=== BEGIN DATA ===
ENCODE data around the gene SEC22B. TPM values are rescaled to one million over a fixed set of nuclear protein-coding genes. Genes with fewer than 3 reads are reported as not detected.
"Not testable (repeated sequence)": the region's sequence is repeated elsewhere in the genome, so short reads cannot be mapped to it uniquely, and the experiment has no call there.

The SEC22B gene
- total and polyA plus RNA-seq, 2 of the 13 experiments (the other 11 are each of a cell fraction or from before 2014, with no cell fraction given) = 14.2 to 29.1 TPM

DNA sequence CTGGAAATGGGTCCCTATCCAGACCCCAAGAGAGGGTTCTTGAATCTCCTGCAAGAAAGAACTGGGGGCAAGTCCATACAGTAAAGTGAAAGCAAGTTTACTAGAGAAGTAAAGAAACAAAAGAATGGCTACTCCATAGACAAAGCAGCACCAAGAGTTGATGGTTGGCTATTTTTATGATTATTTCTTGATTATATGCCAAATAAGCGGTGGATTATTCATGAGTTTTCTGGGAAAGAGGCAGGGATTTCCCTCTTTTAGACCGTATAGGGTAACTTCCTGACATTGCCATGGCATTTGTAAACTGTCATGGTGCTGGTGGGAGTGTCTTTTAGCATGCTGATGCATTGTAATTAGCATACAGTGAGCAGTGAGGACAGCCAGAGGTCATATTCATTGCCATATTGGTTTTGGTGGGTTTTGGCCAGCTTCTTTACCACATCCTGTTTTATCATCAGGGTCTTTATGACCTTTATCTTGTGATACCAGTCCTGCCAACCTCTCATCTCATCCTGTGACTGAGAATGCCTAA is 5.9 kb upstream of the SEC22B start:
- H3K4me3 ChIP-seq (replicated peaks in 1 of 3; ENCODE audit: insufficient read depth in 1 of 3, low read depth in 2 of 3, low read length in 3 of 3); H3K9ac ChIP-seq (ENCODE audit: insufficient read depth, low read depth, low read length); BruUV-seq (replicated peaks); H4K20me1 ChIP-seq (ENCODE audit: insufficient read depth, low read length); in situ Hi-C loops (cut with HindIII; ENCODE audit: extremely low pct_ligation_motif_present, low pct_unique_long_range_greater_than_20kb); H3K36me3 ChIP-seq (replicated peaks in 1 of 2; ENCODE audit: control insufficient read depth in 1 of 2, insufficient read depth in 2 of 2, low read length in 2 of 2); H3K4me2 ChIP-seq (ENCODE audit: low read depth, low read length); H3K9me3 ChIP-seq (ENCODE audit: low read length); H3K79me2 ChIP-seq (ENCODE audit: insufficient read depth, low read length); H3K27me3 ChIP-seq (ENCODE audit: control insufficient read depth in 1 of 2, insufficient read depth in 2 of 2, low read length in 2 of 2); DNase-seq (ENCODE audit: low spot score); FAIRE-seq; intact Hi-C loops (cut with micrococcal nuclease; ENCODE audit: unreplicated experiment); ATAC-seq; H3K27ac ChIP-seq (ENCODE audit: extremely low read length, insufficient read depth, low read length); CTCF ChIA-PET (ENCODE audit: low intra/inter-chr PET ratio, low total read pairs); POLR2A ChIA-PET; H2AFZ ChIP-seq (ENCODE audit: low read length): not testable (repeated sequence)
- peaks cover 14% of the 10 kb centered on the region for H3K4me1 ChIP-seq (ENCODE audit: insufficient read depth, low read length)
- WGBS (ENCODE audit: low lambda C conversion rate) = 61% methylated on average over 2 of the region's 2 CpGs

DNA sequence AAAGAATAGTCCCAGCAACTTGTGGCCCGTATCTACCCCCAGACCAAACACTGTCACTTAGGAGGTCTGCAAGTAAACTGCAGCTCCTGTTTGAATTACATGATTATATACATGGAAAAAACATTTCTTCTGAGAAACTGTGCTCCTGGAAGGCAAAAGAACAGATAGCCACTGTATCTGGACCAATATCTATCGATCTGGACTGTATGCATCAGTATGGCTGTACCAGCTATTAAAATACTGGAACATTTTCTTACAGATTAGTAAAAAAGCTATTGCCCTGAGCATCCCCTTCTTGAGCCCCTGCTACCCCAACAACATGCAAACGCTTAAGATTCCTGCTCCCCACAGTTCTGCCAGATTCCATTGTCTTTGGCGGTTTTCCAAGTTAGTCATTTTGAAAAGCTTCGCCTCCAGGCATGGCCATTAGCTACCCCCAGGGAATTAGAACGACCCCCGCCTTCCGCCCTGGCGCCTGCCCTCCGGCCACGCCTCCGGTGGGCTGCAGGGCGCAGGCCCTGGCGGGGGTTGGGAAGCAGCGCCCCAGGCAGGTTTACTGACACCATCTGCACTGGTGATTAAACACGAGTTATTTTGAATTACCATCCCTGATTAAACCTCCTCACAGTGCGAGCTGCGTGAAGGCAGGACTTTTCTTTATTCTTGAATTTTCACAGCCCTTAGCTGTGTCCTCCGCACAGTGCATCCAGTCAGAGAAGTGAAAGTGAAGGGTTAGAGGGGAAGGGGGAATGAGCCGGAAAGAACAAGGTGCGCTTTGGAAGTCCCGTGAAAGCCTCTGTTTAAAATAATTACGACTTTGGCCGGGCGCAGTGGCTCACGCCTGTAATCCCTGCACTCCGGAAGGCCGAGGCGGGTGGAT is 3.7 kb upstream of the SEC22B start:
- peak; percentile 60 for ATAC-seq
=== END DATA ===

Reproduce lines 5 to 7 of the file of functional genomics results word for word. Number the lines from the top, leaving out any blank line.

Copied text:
DNA sequence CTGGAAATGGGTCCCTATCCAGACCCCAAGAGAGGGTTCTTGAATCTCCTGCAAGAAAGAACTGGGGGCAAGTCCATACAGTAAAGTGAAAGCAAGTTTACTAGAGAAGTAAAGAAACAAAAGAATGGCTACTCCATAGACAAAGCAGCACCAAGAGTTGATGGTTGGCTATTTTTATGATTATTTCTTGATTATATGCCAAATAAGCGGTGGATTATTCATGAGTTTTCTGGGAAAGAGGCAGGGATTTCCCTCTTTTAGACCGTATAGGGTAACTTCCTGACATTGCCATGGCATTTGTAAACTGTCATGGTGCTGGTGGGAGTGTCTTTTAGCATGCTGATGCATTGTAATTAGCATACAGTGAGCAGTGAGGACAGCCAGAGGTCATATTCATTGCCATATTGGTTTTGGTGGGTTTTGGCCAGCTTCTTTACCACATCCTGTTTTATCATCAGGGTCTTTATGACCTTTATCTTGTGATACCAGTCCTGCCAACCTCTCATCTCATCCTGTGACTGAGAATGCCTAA is 5.9 kb upstream of the SEC22B start:
- H3K4me3 ChIP-seq (replicated peaks in 1 of 3; ENCODE audit: insufficient read depth in 1 of 3, low read depth in 2 of 3, low read length in 3 of 3); H3K9ac ChIP-seq (ENCODE audit: insufficient read depth, low read depth, low read length); BruUV-seq (replicated peaks); H4K20me1 ChIP-seq (ENCODE audit: insufficient read depth, low read length); in situ Hi-C loops (cut with HindIII; ENCODE audit: extremely low pct_ligation_motif_present, low pct_unique_long_range_greater_than_20kb); H3K36me3 ChIP-seq (replicated peaks in 1 of 2; ENCODE audit: control insufficient read depth in 1 of 2, insufficient read depth in 2 of 2, low read length in 2 of 2); H3K4me2 ChIP-seq (ENCODE audit: low read depth, low read length); H3K9me3 ChIP-seq (ENCODE audit: low read length); H3K79me2 ChIP-seq (ENCODE audit: insufficient read depth, low read length); H3K27me3 ChIP-seq (ENCODE audit: control insufficient read depth in 1 of 2, insufficient read depth in 2 of 2, low read length in 2 of 2); DNase-seq (ENCODE audit: low spot score); FAIRE-seq; intact Hi-C loops (cut with micrococcal nuclease; ENCODE audit: unreplicated experiment); ATAC-seq; H3K27ac ChIP-seq (ENCODE audit: extremely low read length, insufficient read depth, low read length); CTCF ChIA-PET (ENCODE audit: low intra/inter-chr PET ratio, low total read pairs); POLR2A ChIA-PET; H2AFZ ChIP-seq (ENCODE audit: low read length): not testable (repeated sequence)
- peaks cover 14% of the 10 kb centered on the region for H3K4me1 ChIP-seq (ENCODE audit: insufficient read depth, low read length)